Wednesday, November 3, 2010

And so Gordon Campbell resigns...

I am by no means a political expert. Not even close. It's pretty embarrassing, and with exception to a passionate few, I'd say that the average Canadian, at least here in BC, is equally perplexed when it comes to local politics.

I mean, how do you go about explaining it? Where do you even start?

My Dad, up until he retired a few years ago, taught high school science in Richmond. I remember him voting for Gordon Campbell about a decade ago - who knows what his reasons were. (I'm sure it didn't hurt that my sister's good friend was Liberal Attorney Geoff Plant's daughter.) However, once in power, Campbell's government quickly tore up any legally binding contracts he had with the province's educators, and, well... it all went to shit really quickly. We'd learn to never talk politics at home unless we wanted to see our dad seething and frothing at the mouth in frustration. I'm sure he wasn't alone.

Last night I hung with my friend Stephanie. Stephanie's a great girl - enthusastic and gung ho for anything. I originally worked with her at a mining company back in 2007. I was making maps and doing GIS work for them while she came on board as a general assistant, fresh out of college from Montana.

The thing with Stephanie is that she loves politics, but is blissfully ignorant of Canadian politics, and Canada in general. Having recently received her permanent residency, she confided that she didn't feel like she could properly vote in Canada because she didn't want to be an uneducated voter. "I get American politics and I understand British politics, but I don't understand Canadian politics" she said. "So educate yourself!" I proclaimed, and we delved into Canadian Politics 101... the blind leading the blind.

I immediately showed her Laila Yuile's 100 Reasons Gordon Campbell Must Go and encouraged her to read it as a sort of "crash course" into BC politics, into what's relevant and topical on British Columbian minds. We also went through the websites of the BC Liberal, Conservative, and NDP parties, in addition to what was written on Wikipedia. I encouraged her to ditch anything she knew about American politics because you just can't draw parallels to politics here, even if the names are similar. You just have to work from a blank slate.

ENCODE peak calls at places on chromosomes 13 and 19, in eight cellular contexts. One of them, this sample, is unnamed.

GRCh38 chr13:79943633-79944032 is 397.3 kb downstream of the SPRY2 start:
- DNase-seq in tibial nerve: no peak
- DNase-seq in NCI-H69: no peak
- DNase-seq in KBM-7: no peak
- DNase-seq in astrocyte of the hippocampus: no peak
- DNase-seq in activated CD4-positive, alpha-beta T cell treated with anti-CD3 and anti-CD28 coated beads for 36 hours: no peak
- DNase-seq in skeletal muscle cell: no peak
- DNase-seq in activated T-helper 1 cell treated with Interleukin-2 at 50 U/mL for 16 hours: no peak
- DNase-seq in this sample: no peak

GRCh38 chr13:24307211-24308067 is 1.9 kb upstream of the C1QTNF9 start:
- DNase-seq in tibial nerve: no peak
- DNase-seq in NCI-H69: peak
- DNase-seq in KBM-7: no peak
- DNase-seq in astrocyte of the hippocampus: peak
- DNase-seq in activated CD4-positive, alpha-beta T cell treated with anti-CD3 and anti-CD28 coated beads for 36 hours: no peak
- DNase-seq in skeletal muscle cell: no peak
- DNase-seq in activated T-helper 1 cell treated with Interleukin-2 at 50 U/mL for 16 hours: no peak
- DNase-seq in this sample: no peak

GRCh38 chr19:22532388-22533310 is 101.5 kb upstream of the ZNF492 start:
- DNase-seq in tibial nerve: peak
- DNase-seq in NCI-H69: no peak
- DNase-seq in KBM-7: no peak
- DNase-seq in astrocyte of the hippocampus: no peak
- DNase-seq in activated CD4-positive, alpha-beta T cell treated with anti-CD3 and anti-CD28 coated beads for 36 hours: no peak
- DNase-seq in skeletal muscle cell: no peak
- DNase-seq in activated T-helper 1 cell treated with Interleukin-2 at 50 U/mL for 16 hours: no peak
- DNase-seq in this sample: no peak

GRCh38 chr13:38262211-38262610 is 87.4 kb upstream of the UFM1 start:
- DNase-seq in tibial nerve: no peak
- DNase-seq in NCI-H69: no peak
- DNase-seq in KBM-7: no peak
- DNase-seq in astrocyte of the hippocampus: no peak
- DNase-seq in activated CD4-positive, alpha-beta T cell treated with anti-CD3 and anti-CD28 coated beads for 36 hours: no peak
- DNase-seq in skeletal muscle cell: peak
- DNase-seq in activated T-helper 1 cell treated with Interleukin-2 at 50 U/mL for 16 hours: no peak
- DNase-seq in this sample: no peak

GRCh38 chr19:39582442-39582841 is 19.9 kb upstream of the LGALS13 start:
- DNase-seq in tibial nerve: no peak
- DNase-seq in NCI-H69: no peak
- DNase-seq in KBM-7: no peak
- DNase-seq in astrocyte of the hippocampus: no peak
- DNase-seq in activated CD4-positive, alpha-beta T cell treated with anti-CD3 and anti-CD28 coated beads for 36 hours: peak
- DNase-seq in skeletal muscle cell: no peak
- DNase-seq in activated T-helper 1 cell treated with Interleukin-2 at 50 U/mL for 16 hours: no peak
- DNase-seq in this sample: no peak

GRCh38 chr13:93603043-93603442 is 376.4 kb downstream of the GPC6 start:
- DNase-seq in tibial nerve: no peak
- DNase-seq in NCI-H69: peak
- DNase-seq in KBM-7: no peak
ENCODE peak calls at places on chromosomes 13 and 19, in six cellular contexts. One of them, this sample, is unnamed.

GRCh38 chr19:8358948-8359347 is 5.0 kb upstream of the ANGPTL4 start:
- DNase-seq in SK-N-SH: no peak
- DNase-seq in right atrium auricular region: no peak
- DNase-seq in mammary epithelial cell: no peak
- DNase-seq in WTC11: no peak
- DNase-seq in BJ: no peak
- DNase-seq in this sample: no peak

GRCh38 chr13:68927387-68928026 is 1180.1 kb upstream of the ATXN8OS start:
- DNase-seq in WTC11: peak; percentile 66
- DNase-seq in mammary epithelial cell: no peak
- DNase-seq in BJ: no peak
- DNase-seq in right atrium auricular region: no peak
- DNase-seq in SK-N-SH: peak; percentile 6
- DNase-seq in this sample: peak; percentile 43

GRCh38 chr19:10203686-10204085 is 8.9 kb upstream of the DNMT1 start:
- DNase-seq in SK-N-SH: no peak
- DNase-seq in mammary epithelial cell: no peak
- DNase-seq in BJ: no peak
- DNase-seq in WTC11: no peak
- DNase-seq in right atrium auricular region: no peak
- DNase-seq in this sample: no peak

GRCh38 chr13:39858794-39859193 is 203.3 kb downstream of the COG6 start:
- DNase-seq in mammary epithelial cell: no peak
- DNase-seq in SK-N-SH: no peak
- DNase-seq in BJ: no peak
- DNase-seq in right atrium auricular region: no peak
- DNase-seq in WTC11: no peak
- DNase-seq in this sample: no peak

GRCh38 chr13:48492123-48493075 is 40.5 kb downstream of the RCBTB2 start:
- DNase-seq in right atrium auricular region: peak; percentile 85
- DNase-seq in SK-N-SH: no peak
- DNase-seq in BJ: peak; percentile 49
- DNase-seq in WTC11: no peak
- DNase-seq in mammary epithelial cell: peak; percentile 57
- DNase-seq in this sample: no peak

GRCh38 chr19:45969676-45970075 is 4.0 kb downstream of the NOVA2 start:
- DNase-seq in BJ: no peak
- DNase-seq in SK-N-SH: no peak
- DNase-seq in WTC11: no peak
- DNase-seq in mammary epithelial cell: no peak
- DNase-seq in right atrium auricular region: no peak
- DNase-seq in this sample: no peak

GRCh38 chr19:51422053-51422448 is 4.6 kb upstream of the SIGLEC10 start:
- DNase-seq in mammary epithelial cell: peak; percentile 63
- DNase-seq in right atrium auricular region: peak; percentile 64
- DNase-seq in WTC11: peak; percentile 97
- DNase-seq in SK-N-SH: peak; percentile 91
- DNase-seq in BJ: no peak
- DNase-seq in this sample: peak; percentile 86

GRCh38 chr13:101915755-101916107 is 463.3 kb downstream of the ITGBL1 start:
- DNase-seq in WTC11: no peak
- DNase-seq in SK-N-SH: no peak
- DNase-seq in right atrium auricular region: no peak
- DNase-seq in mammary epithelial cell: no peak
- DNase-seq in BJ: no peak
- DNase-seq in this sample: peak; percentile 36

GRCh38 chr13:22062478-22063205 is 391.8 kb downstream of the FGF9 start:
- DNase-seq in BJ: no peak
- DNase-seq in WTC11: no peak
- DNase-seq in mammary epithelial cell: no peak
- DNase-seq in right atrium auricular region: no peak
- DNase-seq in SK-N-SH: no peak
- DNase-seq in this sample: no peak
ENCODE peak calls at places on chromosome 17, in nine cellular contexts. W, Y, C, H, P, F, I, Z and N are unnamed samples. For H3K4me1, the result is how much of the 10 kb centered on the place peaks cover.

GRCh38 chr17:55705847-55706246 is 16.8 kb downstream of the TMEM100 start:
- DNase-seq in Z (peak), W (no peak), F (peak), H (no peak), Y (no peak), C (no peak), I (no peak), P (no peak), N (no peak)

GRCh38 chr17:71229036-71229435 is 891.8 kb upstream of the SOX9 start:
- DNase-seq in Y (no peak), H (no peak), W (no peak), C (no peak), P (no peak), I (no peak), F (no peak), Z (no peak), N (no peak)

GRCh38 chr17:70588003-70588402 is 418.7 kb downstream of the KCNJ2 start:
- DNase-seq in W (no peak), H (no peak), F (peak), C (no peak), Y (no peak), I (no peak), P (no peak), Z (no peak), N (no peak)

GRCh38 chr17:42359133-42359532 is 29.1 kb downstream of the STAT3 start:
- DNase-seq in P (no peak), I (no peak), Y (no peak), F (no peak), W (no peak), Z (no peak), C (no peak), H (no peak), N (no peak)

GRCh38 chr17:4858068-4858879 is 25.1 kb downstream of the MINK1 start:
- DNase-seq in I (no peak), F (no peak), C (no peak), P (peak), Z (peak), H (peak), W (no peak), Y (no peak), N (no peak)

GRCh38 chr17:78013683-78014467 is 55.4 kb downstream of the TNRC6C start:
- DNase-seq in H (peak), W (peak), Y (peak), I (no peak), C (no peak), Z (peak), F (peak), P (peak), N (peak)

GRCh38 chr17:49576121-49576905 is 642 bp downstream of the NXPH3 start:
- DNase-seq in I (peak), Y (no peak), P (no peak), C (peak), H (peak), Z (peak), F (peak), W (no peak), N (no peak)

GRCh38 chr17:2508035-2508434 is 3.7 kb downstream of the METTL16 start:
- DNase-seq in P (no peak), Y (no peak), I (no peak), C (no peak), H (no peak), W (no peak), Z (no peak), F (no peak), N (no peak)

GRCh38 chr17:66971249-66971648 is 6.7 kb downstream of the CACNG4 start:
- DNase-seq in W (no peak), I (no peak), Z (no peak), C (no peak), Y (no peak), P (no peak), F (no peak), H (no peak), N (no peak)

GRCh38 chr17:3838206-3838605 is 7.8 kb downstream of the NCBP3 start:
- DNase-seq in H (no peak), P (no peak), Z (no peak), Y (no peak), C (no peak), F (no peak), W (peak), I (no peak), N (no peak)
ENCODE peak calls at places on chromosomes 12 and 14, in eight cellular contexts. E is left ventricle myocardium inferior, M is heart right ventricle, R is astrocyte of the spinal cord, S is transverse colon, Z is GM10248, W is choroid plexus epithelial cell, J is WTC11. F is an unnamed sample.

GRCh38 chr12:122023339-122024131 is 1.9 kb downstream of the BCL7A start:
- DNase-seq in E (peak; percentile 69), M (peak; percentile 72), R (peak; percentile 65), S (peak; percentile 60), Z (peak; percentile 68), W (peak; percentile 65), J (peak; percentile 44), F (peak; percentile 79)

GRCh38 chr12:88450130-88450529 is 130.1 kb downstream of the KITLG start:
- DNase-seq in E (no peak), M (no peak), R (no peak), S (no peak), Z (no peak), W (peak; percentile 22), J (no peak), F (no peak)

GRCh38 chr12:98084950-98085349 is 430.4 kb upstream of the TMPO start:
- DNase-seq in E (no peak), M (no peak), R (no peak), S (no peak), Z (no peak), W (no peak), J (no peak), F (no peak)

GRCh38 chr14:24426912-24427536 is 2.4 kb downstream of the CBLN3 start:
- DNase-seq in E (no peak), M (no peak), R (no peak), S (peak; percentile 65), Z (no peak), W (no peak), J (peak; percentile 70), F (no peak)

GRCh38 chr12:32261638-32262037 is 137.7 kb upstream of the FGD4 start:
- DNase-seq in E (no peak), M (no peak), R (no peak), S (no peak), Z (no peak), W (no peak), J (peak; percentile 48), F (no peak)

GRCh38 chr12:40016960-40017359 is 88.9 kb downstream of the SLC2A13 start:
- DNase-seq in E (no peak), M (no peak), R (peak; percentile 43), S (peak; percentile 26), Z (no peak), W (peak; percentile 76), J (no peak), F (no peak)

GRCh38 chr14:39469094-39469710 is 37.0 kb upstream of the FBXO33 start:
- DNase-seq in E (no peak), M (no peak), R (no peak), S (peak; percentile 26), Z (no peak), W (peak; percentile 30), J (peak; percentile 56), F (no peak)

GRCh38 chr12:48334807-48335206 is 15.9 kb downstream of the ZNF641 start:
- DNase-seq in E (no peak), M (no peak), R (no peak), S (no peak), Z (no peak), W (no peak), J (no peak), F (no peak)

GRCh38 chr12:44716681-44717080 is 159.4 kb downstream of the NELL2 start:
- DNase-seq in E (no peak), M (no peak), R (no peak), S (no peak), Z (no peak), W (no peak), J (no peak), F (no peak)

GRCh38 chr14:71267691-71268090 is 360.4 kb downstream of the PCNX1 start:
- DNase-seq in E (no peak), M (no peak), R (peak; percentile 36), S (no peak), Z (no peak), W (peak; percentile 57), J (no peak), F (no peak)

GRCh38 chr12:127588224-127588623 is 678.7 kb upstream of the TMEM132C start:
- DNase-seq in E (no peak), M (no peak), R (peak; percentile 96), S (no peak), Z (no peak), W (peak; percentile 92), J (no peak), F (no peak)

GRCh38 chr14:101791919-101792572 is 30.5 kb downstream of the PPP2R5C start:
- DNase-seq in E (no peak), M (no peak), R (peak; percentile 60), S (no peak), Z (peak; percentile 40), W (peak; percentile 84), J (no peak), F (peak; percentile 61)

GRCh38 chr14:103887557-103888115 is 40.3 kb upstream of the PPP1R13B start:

I also suggested what I've always believed: If you think you're confused about Canadian politics, don't underestimate yourself. Every Canadian is equally confused.

We were finishing up a bottle of wine when she said she'd bookmark the Gordon Campbell blog post, and that she'd read it the next morning. I Canada Line'd myself home, crashed, woke up, and found myself at work the following day at 9am.

11:30am comes around and Gordon Campbell resigns. Twitter explodes. The people rejoice.

I tell my coworkers and their jaws drop. What will it mean for the BC tourism industry? (Post edit: I work in the tourism industry and we were having a meeting with a local DMO at the time. Whatever happens in provincial politics trickles down to local destination marketing organizations).

But how do you begin to explain the significance of this moment to somebody outside of BC?

How do you begin to teach somebody Canadian politics when there's no eloquent way to begin?

Seriously... I'd like to know.


Shawn C. said...

Yes, what will it mean for the BC Tourism industry!

Anonymous said...

Interesting ... the only problem for your friend is that she won't be able to vote until she's a Canadian citizen, which is now taking almost 2 years from the date you're allowed to apply ... which is a full 3 years from the date you're granted permanent residency ... assuming you never leave the country for jaunts abroad (or to the states). I.e. every day you leave the borders of this lovely country, you have to add that to your 3 year total. Then you apply for citizenship. Then you wait for the plus/minus 2 year process of verification, testing, oath etc. THEN she can vote. So, she has plenty of time to learn! :o)

As for politics, I suppose the only reason that we don't feel quite as passionate about the whole thing is that we don't feel motivated to fight for anything "significant". There are no real "race wars", "healthcare wars", "WAR-wars", etc. to vote for or against. Read: Iran/Iraq/Afghanistan/Croatia etc. We're always peacekeepers, so what's to vote against. Healthcare's pretty good on the whole. We're an equal rights nation, impressive educational system, despite the flaws that teachers probably feel on a day-to-day basis etc. There's just nothing that meaty to sink our teeth into. We don't have sucky banking regulations (like GM bailouts or Wall Street shindigs), no Kaiser Permanentes trying to prise equal healthcare out of everyman's grip, no immigration law threatening to criminalise any caramel-skinned human being, just nothing so inherently offensive that we feel the need to voice our opinions. What a conundrum, hey? Interesting post, Robyn. :o)